Either of two small triangular endocrine glands located on top of the kidneys. In humans, each gland weighs about 0.18 oz (5 g) and consists of an inner medulla, which produces the catecholamine hormones epinephrine and norepinephrine, and an outer cortex (about 90percnt of the gland), which secretes the steroid hormones aldosterone, cortisol, and androgens (the last two in response to ACTH from the pituitary gland). Diseases of the adrenal glands include pheochromocytoma (a tumour of the medulla) and the cortical disorders Addison disease, adrenal hypertrophy, Cushing syndrome, and primary aldosteronism.
Learn more about adrenal gland with a free trial on Britannica.com.
In mammals, the adrenal glands (also known as suprarenal glands) are the triangle-shaped endocrine glands that sit on top of the kidneys; their name indicates that position (ad-, "near" or "at" + -renes, "kidneys"; and as concerns supra-, meaning "above"). They are chiefly responsible for regulating the stress response through the synthesis of corticosteroids and catecholamines, including cortisol and adrenaline.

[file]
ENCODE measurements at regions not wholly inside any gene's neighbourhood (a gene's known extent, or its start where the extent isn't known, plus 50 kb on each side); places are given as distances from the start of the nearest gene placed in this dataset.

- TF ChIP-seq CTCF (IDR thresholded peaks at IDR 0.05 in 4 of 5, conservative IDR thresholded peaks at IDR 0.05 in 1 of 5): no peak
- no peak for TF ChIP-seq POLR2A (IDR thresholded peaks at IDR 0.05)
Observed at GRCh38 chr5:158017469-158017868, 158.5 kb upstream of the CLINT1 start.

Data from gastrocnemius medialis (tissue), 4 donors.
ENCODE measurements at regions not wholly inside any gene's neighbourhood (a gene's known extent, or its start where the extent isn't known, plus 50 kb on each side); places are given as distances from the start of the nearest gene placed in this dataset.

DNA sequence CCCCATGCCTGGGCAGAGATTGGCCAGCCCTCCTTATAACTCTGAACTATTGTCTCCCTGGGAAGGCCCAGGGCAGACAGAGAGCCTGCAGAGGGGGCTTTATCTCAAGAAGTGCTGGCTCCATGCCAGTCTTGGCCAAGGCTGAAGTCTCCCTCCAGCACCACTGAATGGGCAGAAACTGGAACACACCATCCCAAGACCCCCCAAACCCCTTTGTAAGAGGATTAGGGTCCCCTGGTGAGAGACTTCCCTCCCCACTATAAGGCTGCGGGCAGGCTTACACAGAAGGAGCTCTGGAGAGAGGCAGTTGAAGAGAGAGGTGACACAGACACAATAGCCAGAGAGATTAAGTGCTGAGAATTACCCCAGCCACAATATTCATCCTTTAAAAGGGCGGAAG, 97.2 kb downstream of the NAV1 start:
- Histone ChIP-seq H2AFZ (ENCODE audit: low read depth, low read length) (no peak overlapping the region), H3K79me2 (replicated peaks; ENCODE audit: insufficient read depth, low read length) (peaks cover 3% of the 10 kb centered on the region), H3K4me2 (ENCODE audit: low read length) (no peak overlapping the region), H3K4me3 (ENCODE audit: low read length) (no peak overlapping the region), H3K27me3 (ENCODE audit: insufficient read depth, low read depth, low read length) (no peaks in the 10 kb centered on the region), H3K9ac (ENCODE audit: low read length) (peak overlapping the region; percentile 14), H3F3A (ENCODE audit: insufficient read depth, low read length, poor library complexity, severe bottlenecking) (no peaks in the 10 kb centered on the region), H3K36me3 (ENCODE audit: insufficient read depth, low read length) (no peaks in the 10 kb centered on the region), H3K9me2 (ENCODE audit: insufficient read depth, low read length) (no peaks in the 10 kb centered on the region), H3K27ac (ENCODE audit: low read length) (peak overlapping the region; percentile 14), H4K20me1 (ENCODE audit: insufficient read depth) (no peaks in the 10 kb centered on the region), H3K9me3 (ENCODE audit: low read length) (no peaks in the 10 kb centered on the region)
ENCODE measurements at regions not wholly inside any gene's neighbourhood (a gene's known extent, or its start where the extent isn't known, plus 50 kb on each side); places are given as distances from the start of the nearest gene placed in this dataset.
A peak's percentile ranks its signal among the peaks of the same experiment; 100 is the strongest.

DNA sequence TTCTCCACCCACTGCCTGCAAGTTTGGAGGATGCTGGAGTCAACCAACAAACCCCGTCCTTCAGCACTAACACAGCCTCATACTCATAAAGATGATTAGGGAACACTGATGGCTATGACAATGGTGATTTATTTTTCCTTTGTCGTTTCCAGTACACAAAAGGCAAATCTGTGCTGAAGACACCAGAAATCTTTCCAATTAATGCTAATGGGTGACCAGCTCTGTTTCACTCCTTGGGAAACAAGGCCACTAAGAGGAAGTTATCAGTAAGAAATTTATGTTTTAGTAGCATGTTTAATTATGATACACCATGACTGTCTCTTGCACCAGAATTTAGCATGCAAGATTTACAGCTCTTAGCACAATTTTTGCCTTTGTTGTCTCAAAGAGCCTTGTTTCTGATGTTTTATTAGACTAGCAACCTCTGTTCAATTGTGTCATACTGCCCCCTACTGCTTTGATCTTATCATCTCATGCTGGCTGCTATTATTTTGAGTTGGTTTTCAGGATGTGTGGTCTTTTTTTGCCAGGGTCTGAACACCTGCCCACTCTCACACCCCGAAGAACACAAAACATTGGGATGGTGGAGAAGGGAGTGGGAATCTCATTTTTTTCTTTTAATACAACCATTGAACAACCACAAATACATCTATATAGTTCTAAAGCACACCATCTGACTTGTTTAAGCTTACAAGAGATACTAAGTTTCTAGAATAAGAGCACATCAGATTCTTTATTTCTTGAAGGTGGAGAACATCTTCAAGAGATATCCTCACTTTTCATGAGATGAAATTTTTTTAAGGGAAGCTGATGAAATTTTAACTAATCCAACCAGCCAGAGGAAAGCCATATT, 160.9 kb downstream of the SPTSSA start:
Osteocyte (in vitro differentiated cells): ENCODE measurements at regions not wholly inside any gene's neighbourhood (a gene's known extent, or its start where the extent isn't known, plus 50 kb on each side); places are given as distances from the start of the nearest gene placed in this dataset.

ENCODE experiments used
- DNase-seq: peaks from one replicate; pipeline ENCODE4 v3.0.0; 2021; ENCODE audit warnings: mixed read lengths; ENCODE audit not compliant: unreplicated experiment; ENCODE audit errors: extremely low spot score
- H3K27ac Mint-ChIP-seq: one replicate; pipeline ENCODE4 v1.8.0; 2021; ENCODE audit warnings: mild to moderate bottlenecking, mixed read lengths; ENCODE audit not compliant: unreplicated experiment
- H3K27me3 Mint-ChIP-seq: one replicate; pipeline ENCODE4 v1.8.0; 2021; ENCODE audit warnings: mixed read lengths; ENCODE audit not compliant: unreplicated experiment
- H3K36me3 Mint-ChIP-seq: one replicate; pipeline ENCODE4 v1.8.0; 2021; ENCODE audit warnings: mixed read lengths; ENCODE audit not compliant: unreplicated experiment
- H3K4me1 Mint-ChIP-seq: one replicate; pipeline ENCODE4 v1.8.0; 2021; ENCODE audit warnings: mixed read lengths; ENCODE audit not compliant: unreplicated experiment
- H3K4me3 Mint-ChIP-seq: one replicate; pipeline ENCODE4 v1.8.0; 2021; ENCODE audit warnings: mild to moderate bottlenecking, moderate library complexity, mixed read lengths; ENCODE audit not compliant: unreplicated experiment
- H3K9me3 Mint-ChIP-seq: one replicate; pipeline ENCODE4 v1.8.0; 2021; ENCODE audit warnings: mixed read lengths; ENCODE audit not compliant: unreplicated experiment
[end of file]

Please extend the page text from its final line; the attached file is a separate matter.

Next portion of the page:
The adrenal gland is separated into two distinct structures, both of which receive regulatory input from the nervous system:
The adrenal glands and the thyroid gland are the organs that have the greatest blood supply per gram of tissue. Up to 60 arterioles may enter each adrenal gland.